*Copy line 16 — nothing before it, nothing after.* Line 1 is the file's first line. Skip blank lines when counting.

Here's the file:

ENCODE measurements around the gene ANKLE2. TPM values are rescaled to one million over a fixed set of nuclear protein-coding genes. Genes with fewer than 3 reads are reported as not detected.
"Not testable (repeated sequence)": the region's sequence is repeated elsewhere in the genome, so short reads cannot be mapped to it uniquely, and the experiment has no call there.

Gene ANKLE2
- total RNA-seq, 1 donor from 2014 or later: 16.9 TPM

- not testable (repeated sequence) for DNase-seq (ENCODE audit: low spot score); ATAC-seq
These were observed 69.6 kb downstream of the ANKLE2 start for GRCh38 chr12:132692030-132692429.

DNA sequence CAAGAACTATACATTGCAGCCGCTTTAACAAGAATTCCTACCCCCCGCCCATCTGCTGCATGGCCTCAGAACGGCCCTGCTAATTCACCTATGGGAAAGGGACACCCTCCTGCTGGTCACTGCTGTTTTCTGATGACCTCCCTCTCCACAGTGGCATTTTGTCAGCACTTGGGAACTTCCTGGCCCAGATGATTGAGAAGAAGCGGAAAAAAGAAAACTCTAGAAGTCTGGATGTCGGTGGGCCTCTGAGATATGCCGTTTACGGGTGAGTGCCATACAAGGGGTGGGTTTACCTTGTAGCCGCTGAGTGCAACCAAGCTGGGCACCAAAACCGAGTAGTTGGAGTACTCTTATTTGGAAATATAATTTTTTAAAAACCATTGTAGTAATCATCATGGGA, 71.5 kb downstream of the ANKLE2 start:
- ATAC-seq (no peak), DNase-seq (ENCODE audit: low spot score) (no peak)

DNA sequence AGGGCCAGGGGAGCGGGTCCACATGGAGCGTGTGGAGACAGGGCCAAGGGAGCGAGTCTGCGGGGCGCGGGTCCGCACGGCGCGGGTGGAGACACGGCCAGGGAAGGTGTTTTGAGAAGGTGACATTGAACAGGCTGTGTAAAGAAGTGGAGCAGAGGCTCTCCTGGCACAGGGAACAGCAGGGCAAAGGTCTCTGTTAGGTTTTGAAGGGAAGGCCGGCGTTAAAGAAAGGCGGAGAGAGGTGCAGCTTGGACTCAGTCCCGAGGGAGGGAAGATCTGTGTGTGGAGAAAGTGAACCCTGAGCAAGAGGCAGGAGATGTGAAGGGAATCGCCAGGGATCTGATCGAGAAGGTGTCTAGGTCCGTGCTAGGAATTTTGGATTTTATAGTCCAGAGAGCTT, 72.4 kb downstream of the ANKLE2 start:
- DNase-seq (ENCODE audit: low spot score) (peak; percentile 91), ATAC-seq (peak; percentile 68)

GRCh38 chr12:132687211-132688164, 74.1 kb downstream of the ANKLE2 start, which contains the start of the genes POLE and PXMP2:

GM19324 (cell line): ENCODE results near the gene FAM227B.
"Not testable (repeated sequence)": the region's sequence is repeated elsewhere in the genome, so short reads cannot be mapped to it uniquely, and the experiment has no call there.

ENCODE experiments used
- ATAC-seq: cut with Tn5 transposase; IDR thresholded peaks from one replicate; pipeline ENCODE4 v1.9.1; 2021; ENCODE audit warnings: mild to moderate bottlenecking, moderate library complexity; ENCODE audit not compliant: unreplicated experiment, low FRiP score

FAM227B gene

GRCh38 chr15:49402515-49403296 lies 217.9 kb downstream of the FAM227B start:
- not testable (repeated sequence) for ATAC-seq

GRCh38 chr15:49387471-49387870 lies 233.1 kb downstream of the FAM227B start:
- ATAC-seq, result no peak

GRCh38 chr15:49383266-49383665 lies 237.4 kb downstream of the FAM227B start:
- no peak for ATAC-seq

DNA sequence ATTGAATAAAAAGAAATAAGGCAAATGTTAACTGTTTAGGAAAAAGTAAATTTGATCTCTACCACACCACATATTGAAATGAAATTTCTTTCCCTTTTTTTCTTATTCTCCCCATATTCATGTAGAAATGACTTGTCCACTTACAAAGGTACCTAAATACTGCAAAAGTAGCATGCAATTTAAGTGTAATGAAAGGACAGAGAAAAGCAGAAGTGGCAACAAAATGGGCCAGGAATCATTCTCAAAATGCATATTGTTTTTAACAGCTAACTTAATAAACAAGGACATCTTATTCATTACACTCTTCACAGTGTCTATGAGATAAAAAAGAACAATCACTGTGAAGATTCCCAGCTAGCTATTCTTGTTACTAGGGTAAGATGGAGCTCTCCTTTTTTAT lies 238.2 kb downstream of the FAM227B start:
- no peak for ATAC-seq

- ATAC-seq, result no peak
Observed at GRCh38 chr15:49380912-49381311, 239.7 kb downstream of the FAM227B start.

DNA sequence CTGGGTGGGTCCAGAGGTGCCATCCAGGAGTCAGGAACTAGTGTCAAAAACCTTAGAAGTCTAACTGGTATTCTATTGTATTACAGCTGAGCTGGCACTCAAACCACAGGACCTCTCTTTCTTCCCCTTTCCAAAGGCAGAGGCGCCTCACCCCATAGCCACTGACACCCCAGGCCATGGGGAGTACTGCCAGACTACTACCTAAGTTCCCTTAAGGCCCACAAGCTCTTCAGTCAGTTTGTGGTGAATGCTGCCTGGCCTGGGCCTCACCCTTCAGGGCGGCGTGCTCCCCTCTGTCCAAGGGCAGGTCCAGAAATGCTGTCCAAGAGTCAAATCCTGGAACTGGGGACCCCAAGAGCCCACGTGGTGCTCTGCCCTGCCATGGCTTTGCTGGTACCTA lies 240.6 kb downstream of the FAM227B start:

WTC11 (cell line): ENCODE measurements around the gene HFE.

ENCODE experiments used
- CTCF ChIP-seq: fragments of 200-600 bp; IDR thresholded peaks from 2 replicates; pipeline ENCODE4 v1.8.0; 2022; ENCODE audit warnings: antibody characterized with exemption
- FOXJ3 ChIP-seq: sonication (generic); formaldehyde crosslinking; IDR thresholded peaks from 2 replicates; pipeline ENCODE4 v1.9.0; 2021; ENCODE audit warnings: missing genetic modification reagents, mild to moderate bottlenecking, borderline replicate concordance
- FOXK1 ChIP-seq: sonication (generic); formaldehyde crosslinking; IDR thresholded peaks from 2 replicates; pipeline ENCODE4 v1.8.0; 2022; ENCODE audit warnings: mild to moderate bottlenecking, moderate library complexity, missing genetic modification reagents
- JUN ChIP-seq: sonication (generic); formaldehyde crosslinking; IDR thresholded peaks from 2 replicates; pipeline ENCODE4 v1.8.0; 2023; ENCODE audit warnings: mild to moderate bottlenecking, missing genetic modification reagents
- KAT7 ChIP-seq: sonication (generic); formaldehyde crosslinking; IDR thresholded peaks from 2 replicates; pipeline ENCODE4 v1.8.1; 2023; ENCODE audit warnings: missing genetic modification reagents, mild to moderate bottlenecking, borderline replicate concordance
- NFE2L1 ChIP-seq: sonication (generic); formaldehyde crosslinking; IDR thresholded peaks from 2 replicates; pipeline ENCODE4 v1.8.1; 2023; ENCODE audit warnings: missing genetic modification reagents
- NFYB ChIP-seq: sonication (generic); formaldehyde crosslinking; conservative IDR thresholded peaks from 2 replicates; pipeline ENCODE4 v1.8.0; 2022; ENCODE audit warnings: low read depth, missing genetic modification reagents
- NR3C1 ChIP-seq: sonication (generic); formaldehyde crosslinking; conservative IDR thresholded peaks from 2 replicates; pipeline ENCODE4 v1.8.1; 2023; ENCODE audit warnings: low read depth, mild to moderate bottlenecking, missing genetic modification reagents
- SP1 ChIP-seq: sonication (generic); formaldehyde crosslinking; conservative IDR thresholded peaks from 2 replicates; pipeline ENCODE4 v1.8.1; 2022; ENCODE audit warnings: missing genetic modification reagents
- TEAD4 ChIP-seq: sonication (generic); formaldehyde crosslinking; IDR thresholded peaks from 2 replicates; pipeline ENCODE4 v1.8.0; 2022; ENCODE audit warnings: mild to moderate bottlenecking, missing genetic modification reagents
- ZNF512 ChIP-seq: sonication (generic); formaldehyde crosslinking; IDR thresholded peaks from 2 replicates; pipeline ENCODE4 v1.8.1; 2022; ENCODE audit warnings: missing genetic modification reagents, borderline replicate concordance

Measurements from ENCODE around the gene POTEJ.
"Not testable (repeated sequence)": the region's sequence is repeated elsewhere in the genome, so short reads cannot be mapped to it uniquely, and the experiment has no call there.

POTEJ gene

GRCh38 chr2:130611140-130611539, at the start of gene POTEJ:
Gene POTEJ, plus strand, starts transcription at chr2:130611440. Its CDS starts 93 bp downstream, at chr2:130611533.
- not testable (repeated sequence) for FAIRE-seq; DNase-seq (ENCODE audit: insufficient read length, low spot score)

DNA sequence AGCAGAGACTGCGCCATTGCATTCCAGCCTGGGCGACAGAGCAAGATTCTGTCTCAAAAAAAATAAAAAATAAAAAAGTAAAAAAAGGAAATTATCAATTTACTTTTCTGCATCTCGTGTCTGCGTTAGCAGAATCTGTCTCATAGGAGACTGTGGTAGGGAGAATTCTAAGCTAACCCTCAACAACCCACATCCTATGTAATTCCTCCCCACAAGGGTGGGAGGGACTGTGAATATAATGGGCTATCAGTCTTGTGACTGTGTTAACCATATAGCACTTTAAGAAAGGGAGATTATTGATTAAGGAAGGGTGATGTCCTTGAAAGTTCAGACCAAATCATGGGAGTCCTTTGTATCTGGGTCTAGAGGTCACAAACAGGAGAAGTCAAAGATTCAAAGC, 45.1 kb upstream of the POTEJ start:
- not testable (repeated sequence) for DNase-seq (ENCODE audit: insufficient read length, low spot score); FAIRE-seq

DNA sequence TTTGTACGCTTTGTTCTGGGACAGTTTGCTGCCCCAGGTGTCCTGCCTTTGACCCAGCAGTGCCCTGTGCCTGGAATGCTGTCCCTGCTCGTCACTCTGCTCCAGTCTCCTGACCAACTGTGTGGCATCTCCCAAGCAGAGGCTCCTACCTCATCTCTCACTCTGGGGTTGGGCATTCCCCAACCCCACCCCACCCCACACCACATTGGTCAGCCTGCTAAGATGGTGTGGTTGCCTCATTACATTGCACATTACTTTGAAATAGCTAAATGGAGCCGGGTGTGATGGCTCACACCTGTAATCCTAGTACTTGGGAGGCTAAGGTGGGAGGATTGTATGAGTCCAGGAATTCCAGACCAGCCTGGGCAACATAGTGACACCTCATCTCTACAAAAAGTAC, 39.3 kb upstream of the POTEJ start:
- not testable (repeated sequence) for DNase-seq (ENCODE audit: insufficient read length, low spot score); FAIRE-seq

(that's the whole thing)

FAM227B gene